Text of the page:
12. By general agreement he is considered the finest black pitcher of the 19th Century, but statistics on his career are almost impossible to find. His stats for 1886, the only year for which they are at all complete (according to Baseball Reference), give him a record of 22-20 with an ERA of 1.44, 69 walks, 246 strikeouts, and a WHIP of 1.004. Various sources give him 60 to 100 total wins, but apparently only the 1886 season is verifiable.

The Deacon

September 16, 2011

Deacon White with the Wolverines

To be an 19th Century ballplayer is to live in obscurity. Even Hall of Famers are obscure. Ask someone to name a 19th Century ballplayer. Most people, even fans, can’t. They might, if they’re very clever, remember that Cy Young and Honus Wagner played a little in the 19th Century and a civil rights person might know the name (but not the stats) of Moses Fleetwood Walker, but most people are going to zero out. That’s a great shame because the modern players stand squarely (and sometimes a little wobbly) on their shoulders. Give me a minute here to rescue one from deepest obscurity to simply obscurity, Deacon White.

James White was born in Caton, New York on 2 December 1847. His family was farmers and he wanted to be one also. But it turned out that both he and his younger brother Will were terrific baseball players. By 1868 Jim White was with the Forest City of Cleveland (from here on the Cleveland Forest Citys). He was a catcher, a heck of a hitter, and something of an anomaly. He didn’t play cards, and worse, he went to church. The “Deacon” nickname was obvious and it stuck with him for the rest of his career.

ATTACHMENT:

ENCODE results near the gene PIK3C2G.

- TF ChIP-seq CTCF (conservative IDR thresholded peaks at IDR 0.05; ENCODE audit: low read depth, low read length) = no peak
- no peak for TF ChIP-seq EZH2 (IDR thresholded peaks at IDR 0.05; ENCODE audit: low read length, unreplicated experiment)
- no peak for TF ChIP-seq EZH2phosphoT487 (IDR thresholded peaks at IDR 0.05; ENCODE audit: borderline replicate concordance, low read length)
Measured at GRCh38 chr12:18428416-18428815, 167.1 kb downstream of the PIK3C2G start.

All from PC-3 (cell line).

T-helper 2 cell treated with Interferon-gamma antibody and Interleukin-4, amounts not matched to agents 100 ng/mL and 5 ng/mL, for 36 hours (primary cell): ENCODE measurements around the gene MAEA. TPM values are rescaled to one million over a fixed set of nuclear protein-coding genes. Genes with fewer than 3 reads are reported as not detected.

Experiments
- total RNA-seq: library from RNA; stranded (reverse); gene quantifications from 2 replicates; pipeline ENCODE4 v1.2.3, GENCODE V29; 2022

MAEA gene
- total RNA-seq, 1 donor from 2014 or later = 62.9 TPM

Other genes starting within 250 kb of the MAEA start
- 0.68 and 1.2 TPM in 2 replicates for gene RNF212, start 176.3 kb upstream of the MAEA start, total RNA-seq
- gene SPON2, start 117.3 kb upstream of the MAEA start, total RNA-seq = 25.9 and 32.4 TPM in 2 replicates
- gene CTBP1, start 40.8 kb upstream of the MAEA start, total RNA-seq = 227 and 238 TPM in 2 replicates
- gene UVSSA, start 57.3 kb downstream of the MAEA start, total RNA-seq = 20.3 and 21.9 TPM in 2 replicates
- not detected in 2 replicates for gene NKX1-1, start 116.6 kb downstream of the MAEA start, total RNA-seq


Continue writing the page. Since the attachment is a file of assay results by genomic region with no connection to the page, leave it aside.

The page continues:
In 1871 Cleveland joined the fledgling National Association of Professional Base Ball Players, the first professional league and in some ways (professionals playing at the highest level possible) the first Major League. Two games were scheduled for opening day. One was rained out; Cleveland played in the other. White led off the game with a double, was later doubled off second. If you want to consider the National Association a Major League, then White has the honor of registering the first at bat, the first hit, the first extra base hit, and be involved in the first double play. For what it’s worth, Cleveland lost 2-0. Cleveland finished 10-19 for the season, but White hit .322, had a home run, and led the team with 40 runs scored.  He did well again in 1872. That got him out of Cleveland and brought him a job with Boston, the premier Association team and 1872 champion. In 1873-1874, Boston won consecutive championships with White as the primary catcher.